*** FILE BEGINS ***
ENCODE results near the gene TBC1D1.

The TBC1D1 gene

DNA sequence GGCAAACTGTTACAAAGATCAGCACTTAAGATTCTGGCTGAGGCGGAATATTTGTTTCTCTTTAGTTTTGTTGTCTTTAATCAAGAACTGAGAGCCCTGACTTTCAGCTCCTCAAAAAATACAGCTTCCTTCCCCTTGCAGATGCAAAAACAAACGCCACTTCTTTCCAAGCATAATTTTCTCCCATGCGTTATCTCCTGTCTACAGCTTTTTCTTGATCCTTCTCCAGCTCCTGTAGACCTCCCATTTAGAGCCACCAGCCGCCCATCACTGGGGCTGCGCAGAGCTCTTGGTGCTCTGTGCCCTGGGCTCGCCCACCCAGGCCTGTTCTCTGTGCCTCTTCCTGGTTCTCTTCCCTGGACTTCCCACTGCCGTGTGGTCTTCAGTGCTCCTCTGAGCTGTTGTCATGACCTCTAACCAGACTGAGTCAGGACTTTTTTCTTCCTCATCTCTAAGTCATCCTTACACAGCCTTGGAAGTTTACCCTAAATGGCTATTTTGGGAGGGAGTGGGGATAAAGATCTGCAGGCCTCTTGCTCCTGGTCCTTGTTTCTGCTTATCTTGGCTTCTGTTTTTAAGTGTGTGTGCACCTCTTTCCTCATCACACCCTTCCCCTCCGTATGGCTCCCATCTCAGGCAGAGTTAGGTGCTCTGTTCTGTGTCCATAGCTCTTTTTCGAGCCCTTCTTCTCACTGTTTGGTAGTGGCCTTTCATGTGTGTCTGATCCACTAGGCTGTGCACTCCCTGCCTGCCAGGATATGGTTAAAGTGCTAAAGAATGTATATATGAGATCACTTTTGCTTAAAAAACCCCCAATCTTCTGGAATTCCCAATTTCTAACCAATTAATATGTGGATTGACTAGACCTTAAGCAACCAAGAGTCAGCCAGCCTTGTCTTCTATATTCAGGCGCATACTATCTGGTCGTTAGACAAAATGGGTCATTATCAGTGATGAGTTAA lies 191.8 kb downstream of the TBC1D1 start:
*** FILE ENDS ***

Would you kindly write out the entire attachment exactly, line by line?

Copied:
ENCODE results near the gene TBC1D1.

The TBC1D1 gene

DNA sequence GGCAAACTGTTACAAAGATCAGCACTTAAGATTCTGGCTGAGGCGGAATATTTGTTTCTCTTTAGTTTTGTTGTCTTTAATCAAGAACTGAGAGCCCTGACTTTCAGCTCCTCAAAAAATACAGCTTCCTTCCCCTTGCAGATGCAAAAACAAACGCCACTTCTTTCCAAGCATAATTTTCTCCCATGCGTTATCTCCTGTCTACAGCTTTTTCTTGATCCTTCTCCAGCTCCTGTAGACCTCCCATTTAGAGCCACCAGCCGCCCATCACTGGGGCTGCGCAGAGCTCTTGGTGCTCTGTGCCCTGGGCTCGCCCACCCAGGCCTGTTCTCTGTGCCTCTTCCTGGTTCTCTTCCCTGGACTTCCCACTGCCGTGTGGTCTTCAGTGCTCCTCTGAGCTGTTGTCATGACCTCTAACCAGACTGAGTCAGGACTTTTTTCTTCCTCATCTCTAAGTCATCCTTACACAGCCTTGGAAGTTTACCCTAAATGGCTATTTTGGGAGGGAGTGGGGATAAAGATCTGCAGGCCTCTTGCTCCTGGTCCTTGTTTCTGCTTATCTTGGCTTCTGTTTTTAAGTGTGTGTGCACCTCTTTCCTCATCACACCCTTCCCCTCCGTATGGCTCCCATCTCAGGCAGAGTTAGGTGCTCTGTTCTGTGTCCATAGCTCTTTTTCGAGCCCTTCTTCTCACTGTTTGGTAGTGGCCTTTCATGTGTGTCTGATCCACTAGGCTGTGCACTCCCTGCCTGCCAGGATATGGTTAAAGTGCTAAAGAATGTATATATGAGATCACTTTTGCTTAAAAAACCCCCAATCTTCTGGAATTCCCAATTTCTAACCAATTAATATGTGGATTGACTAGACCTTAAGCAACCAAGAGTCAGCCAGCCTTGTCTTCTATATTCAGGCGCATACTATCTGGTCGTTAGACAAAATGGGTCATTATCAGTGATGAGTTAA lies 191.8 kb downstream of the TBC1D1 start: